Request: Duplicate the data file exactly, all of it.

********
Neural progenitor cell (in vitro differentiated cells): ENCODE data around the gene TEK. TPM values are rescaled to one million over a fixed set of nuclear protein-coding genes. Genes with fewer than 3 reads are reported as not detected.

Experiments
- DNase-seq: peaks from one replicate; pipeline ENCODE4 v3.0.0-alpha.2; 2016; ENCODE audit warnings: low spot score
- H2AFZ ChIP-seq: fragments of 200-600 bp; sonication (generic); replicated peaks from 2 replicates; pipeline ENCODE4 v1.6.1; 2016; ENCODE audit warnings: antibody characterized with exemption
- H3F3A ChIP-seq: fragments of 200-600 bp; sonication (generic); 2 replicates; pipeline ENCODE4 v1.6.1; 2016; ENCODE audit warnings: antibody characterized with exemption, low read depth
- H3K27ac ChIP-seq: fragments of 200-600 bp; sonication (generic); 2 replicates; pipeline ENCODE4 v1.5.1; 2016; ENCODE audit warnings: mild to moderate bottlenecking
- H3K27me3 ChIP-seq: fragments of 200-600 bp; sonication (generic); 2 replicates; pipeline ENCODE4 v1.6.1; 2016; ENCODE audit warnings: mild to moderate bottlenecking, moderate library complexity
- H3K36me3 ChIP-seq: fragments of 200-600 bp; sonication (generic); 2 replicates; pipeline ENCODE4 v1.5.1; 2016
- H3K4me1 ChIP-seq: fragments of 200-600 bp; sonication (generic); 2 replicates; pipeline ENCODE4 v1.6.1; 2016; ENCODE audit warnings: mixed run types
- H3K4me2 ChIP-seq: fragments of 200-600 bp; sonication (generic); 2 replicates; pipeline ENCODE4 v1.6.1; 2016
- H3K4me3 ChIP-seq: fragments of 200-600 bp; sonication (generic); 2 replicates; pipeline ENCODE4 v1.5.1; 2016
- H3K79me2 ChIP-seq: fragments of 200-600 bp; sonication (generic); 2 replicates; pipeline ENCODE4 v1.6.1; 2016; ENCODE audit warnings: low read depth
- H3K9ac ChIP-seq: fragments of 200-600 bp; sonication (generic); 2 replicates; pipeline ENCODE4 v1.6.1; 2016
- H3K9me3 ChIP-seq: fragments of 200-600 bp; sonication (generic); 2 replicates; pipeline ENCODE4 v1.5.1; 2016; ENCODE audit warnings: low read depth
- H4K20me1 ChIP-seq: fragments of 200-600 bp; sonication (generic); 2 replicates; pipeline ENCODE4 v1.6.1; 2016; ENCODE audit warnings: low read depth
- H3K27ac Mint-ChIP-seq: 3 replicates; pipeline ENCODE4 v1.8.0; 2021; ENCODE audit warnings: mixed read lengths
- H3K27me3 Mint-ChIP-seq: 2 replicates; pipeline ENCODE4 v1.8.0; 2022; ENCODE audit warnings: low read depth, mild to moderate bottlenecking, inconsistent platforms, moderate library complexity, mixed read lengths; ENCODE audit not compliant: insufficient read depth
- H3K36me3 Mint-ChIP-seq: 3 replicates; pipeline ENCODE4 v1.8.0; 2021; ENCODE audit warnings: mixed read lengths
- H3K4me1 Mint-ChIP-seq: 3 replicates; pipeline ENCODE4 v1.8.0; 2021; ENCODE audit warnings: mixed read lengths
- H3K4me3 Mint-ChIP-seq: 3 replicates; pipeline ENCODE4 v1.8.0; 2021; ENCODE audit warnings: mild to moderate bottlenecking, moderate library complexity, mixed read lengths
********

Neural progenitor cell (in vitro differentiated cells): ENCODE data around the gene TEK. TPM values are rescaled to one million over a fixed set of nuclear protein-coding genes. Genes with fewer than 3 reads are reported as not detected.

Experiments
- DNase-seq: peaks from one replicate; pipeline ENCODE4 v3.0.0-alpha.2; 2016; ENCODE audit warnings: low spot score
- H2AFZ ChIP-seq: fragments of 200-600 bp; sonication (generic); replicated peaks from 2 replicates; pipeline ENCODE4 v1.6.1; 2016; ENCODE audit warnings: antibody characterized with exemption
- H3F3A ChIP-seq: fragments of 200-600 bp; sonication (generic); 2 replicates; pipeline ENCODE4 v1.6.1; 2016; ENCODE audit warnings: antibody characterized with exemption, low read depth
- H3K27ac ChIP-seq: fragments of 200-600 bp; sonication (generic); 2 replicates; pipeline ENCODE4 v1.5.1; 2016; ENCODE audit warnings: mild to moderate bottlenecking
- H3K27me3 ChIP-seq: fragments of 200-600 bp; sonication (generic); 2 replicates; pipeline ENCODE4 v1.6.1; 2016; ENCODE audit warnings: mild to moderate bottlenecking, moderate library complexity
- H3K36me3 ChIP-seq: fragments of 200-600 bp; sonication (generic); 2 replicates; pipeline ENCODE4 v1.5.1; 2016
- H3K4me1 ChIP-seq: fragments of 200-600 bp; sonication (generic); 2 replicates; pipeline ENCODE4 v1.6.1; 2016; ENCODE audit warnings: mixed run types
- H3K4me2 ChIP-seq: fragments of 200-600 bp; sonication (generic); 2 replicates; pipeline ENCODE4 v1.6.1; 2016
- H3K4me3 ChIP-seq: fragments of 200-600 bp; sonication (generic); 2 replicates; pipeline ENCODE4 v1.5.1; 2016
- H3K79me2 ChIP-seq: fragments of 200-600 bp; sonication (generic); 2 replicates; pipeline ENCODE4 v1.6.1; 2016; ENCODE audit warnings: low read depth
- H3K9ac ChIP-seq: fragments of 200-600 bp; sonication (generic); 2 replicates; pipeline ENCODE4 v1.6.1; 2016
- H3K9me3 ChIP-seq: fragments of 200-600 bp; sonication (generic); 2 replicates; pipeline ENCODE4 v1.5.1; 2016; ENCODE audit warnings: low read depth
- H4K20me1 ChIP-seq: fragments of 200-600 bp; sonication (generic); 2 replicates; pipeline ENCODE4 v1.6.1; 2016; ENCODE audit warnings: low read depth
- H3K27ac Mint-ChIP-seq: 3 replicates; pipeline ENCODE4 v1.8.0; 2021; ENCODE audit warnings: mixed read lengths
- H3K27me3 Mint-ChIP-seq: 2 replicates; pipeline ENCODE4 v1.8.0; 2022; ENCODE audit warnings: low read depth, mild to moderate bottlenecking, inconsistent platforms, moderate library complexity, mixed read lengths; ENCODE audit not compliant: insufficient read depth
- H3K36me3 Mint-ChIP-seq: 3 replicates; pipeline ENCODE4 v1.8.0; 2021; ENCODE audit warnings: mixed read lengths
- H3K4me1 Mint-ChIP-seq: 3 replicates; pipeline ENCODE4 v1.8.0; 2021; ENCODE audit warnings: mixed read lengths
- H3K4me3 Mint-ChIP-seq: 3 replicates; pipeline ENCODE4 v1.8.0; 2021; ENCODE audit warnings: mild to moderate bottlenecking, moderate library complexity, mixed read lengths